In 1995, Dan's alma mater, Wabash College, awarded him an honorary doctorate for his contributions in education and writing.

Customer Reviews

Dan Simmons is the most consciously literary of science fiction writers.
James D. DeWitt
The first 150 pages of this book were a real struggle to get through and I almost didn't bother going on.
wysewomon
The book is separated in three major stories that are all loosely linked to one another.
Sebastien Pharand

Most Helpful Customer Reviews

146 of 159 people found the following review helpful By Amazon Customer HALL OF FAMEVINE VOICE on October 27, 2003
Format: Hardcover
I reached the point long ago where I became rather fiercely committed to the idea of reading a novel without knowing too much about the story. Book covers are immediately discarded upon purchase (sometimes not to be found for months later when they surface again all crumpled and wrinkled), and I passionately avoid reading the back covers of paperbacks until after the book is read, at which point I am usually grossly offended. Consequently, I picked up Dan Simmons' "Ilium" simply because I heard it was a retelling of the Trojan War in general and Homer's "Iliad" in particular. Since I teach that epic poem in my Classical Mythology class and have always considered myself to be an "Iliad" person rather than an "Odyssey" person, that was enough to get me to pack this book away for a recent trip when I could commit myself to some serious continuous reading. So I was rather surprised to learn that a retelling of the "Iliad," after a fashion, is but one of three story threads that start to come together over the course of this 576 page novel, which is itself but the first half of the saga envisioned by Simmons.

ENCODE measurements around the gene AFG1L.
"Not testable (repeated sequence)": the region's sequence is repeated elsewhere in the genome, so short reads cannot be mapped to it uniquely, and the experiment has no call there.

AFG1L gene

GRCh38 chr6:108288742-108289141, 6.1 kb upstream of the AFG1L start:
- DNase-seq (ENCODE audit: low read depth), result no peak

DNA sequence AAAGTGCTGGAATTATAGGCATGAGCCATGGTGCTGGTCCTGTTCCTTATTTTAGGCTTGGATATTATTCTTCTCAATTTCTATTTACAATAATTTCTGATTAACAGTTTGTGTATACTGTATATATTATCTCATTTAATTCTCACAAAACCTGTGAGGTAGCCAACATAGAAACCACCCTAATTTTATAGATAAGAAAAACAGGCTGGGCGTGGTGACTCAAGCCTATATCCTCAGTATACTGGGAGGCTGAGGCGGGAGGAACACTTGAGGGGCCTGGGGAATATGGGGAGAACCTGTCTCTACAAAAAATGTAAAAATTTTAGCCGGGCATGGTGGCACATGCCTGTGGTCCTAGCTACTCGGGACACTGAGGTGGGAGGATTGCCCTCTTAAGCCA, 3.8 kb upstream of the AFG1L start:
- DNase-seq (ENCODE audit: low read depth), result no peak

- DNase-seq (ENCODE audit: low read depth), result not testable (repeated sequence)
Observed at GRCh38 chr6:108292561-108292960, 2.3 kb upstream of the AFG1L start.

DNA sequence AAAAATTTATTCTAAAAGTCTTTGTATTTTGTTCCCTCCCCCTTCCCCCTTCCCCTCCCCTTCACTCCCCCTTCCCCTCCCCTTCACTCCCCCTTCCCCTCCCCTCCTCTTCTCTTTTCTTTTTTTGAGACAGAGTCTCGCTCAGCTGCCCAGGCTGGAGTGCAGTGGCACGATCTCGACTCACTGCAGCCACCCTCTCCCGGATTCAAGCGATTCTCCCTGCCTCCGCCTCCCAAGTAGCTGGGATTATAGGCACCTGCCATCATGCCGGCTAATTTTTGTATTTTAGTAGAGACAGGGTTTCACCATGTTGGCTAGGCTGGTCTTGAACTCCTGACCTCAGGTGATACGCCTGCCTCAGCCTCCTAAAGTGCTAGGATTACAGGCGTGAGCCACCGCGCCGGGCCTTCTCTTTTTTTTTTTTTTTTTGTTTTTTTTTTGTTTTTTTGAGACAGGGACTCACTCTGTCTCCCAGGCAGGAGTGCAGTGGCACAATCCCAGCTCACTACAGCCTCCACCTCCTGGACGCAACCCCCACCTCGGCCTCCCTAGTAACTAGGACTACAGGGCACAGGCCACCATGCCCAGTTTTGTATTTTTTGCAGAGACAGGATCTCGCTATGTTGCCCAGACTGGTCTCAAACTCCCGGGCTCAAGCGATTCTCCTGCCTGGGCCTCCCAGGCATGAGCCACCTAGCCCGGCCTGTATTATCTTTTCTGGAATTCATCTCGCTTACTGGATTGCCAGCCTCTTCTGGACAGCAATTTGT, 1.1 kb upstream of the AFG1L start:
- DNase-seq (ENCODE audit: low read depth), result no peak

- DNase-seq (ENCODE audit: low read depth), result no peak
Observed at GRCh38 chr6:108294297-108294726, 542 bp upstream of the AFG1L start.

The Trojan War is being reenacted on an Earth created by a race of metahumans who have assumed the roles of the Greek gods of classical mythology, who apparently live on Mars. Our vantage point to this exercise is Thomas Hockenberry, a scholar who is pretty sure he is dead and remembers little of his life on earth, but knows Homer's epic poem chapter and verse, and along with the rest of his colleagues is cataloguing where the action diverges from the "Iliad.
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91 of 98 people found the following review helpful By Sebastien Pharand on July 31, 2003
Format: Hardcover
I'm not a big fan of the science-fiction/fantasy genres. What I am a fan of, actually, is Dan Simmons. He is the only author who can constantly hop genres all the while remaining fresh and appealing to all of his fans.
Following his great epic Hyperion/Endymon, Simmons comes back with another mind blowing science-fiction saga. Ilium is as good if not better than its predecessor, and it is bound to become a classic of the genre, because Ilium is like nothing you've read before. Simmons has done the impossible by creaing something completely fresh, new and highly interesting.
The book is separated in three major stories that are all loosely linked to one another. The first story is set on earth, where the post-humans are about to discover that there is much more to life than their uncomplicated, empty existence. When three of these post-humans go on a trek to investigate their originators, they will uncover a dark sercret that will threaten everything they thought they knew.